After I read this in Archbishop Fulton Sheen's Introduction to Wartime Prayerbook via Amazon's "Look Inside", I bought the book. It is actually shirt pocket sized for a soldier, sailor, airman or marine and not a regular sized book. My 5 year old wanted it for his Bible since it was his size.
Prayer consists not in the saying of words but in the lifting of our heart and mind to God. Our divine Lord Himself warned us: "In praying do not heap up empty phrases as the Gentiles do; for they think they will be heard for their many words" (Matt. 6:7). In the same spirit, St. Augustine said: "We may pray most when we say least, and we may pray least when we say most."
When love of God reaches a peak, it almost becomes too deep for words. For that reason this prayer book is made up of reflections which it is hoped will provoke us into meditation and communion with God, so that we will not only speak to Him, but also listen to Him when He speaks to us. So these reflections are not only to be read, but are to be thought about. Each thought should serve for a considerable period of time.
Prayer is a dialogue, not a monologue. "Draw near to God and He will draw near to you" (James 4:8). The joy of a Christian comes not from intermittent devotions and vocal prayers, but by living the Christ life intimately and to such an extent that even in our failings and weakness we may still betray our familiarity with Christ, as did Peter in the moment of his weakness: "You also were with Jesus the Galilean ... Certainly you are also one of them, for your accent betrays you" (Matt. 26:69, 73).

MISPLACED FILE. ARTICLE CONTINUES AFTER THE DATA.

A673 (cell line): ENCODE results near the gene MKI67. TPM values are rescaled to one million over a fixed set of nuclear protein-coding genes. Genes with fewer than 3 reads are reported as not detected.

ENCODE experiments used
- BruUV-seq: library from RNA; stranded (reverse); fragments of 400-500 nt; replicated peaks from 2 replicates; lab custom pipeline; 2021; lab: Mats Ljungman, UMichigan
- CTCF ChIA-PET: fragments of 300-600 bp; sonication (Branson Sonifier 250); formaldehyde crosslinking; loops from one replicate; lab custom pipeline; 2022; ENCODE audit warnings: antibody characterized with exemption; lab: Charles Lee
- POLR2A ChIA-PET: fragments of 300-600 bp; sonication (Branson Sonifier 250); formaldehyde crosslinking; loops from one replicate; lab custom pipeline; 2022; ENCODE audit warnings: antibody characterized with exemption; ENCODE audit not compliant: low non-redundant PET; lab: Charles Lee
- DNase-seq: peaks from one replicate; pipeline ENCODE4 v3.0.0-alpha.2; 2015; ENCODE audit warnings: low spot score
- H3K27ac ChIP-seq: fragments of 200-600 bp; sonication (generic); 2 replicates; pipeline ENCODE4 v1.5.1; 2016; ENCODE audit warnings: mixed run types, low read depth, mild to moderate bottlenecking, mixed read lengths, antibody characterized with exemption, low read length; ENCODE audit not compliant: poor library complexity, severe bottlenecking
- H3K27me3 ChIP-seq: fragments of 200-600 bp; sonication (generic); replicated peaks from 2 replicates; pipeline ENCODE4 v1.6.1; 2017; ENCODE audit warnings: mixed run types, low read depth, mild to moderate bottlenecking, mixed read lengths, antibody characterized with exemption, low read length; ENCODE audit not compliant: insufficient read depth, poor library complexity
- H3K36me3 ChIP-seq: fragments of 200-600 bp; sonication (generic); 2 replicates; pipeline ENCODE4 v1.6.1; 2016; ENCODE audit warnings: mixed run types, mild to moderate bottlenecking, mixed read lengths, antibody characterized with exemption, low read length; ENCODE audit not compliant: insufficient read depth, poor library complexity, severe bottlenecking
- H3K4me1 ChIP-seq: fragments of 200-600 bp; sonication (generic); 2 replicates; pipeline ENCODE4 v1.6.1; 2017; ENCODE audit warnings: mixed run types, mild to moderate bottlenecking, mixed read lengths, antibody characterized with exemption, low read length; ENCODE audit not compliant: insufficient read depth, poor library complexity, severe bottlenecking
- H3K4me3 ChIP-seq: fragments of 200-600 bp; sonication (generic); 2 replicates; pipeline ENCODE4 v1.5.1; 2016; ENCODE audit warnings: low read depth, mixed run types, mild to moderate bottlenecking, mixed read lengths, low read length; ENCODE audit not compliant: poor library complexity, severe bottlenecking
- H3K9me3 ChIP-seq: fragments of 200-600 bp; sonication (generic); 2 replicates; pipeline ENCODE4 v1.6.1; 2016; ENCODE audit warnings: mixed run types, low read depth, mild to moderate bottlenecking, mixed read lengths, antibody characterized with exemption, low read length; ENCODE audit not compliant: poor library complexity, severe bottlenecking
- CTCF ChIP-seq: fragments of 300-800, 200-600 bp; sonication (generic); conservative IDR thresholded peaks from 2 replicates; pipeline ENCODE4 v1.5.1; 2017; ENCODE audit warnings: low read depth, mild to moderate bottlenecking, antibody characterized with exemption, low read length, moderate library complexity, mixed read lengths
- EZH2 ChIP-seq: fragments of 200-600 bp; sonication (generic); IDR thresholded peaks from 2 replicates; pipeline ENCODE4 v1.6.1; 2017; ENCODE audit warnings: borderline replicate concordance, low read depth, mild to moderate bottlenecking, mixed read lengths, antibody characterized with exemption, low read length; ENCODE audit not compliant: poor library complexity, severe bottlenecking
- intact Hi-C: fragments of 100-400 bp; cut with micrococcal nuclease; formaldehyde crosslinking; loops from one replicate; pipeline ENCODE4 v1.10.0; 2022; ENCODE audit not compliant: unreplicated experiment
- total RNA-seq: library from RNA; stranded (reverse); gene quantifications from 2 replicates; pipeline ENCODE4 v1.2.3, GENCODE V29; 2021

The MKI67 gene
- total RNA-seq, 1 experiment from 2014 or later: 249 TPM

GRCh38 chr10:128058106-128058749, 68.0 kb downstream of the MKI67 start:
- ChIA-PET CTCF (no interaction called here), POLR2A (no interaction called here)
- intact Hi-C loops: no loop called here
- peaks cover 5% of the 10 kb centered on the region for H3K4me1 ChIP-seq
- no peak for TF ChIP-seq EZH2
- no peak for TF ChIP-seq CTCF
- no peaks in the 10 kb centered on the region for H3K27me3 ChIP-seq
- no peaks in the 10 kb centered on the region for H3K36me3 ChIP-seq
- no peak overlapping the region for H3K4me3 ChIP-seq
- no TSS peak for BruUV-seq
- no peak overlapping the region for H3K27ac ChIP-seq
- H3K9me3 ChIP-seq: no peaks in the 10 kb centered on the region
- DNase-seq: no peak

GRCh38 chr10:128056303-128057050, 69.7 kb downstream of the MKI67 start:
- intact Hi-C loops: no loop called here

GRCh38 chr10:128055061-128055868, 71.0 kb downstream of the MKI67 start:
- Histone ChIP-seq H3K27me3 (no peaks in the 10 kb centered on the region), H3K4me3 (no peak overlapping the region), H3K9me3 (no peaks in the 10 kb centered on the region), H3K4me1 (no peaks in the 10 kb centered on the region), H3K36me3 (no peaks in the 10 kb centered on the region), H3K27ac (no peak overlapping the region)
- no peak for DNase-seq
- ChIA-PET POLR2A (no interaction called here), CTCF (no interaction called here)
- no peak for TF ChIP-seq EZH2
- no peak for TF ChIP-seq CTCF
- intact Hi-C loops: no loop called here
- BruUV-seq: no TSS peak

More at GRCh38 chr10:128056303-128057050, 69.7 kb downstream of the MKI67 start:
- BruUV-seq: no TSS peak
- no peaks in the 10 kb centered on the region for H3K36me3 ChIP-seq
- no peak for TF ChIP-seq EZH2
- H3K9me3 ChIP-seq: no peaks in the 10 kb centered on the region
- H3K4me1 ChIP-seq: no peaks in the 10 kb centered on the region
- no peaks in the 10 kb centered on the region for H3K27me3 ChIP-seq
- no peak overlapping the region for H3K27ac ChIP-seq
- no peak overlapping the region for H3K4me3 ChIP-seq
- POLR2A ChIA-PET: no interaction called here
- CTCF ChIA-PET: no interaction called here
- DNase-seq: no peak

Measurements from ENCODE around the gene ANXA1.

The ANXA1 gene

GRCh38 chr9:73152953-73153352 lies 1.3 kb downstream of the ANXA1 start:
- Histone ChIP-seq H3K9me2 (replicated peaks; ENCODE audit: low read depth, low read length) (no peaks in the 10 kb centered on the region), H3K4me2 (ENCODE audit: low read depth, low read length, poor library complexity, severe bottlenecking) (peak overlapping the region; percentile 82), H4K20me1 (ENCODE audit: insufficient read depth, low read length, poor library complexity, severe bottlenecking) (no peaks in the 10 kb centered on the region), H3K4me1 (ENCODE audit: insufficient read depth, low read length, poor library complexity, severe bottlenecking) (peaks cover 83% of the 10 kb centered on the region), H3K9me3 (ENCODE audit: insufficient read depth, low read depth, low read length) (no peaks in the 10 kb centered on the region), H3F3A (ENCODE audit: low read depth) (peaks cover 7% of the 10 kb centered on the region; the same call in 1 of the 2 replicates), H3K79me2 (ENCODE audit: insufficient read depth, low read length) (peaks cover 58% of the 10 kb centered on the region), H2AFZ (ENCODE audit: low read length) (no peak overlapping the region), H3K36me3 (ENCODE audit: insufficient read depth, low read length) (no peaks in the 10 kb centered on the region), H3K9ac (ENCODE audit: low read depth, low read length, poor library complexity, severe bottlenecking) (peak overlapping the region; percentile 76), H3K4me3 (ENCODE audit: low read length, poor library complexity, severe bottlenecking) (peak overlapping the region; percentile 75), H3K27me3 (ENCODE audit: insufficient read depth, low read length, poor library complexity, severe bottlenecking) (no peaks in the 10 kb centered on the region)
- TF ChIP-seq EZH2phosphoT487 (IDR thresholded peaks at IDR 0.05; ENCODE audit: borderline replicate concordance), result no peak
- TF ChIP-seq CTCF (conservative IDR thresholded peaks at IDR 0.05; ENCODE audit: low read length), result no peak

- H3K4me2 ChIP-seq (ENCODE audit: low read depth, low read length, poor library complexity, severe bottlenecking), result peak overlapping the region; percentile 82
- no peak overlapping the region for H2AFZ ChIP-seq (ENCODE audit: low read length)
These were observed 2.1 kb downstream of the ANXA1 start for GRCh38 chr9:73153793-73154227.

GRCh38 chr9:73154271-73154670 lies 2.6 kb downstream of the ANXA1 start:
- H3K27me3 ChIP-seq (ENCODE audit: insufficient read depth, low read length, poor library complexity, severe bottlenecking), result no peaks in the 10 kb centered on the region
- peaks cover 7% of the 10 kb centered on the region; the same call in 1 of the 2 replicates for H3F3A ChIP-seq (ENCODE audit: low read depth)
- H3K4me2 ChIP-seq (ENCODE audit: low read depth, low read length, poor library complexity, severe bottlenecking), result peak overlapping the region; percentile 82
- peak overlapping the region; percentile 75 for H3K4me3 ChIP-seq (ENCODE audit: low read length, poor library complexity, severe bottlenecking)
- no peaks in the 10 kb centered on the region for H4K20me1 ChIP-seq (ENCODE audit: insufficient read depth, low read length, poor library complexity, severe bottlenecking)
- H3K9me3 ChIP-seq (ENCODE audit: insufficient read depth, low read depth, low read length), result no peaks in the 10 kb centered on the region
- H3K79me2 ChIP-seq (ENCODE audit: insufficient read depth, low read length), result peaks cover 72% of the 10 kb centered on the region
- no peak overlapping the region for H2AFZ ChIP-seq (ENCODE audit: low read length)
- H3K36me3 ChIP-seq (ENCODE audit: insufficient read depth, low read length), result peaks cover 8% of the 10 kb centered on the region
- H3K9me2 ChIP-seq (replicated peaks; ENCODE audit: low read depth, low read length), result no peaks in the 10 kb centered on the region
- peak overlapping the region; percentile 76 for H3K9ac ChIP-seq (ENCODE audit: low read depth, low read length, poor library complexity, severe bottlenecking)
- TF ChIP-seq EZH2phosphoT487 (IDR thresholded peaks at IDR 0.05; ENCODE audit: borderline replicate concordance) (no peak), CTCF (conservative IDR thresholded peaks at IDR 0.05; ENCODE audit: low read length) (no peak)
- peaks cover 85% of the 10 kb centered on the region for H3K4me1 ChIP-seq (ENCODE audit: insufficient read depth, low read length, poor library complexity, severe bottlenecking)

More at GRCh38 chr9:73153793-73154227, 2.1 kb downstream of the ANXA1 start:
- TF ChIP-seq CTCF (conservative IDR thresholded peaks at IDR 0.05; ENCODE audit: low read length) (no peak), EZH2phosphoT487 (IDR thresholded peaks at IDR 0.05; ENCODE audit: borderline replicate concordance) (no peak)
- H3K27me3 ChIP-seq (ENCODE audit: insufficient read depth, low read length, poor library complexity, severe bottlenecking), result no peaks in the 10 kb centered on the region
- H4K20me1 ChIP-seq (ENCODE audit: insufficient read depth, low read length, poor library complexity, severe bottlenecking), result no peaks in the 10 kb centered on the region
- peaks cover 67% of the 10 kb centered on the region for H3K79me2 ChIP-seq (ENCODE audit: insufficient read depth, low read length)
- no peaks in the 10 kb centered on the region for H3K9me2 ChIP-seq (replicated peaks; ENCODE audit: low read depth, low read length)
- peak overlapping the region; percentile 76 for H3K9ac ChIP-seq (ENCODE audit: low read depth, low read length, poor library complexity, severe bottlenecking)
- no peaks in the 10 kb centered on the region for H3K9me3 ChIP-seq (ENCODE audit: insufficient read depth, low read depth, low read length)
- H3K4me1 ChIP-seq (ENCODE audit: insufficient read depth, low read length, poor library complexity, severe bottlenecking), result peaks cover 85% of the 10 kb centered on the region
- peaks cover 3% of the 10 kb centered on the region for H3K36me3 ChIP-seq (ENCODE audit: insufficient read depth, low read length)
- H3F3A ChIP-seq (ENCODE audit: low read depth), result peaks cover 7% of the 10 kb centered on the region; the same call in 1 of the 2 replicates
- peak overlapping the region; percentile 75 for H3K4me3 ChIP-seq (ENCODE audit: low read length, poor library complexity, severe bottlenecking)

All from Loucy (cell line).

While I was away on vacation in Michigan we had pleasure of assisting at Holy Mass at Holy Rosary Catholic Church in Cedar, Michigan. It was in "the Extraordinary Form of the Mass - Latin". There were even more altar boys--maybe 2 or 3 more than shown in this picture:
|Extraordinary Form of the Mass - Latin Offered at Holy Rosary Catholic Church, Cedar, MI|
Back at my home parish today, we also had an outstanding homily. Very much on the topic that I have been spiritually struggling with: Listening and hearing God. After liturgy was over the priest that gave the homily stopped downstairs to give me a book to read, The Gift of Faith by Father Tadeusz Dajczer. Has anyone else read this? I think it is key book in the Families of Nazareth Movement and is published by the "In the Arms of Mary Foundation". I am very touched that he thought to give me the book to read. Some of the chapter titles are very compelling:
- To Perceive the Loving Presence
- Hungry for God
- To Allow Christ to Love in Us
- You Cannot Love People if You Do Not Love God
Father said that we can talk about the book once I start reading it. I am looking forward to it, even if all I've done since getting home from church was watch the Women's World Cup final. I will be reading a few chapters before bed tonight!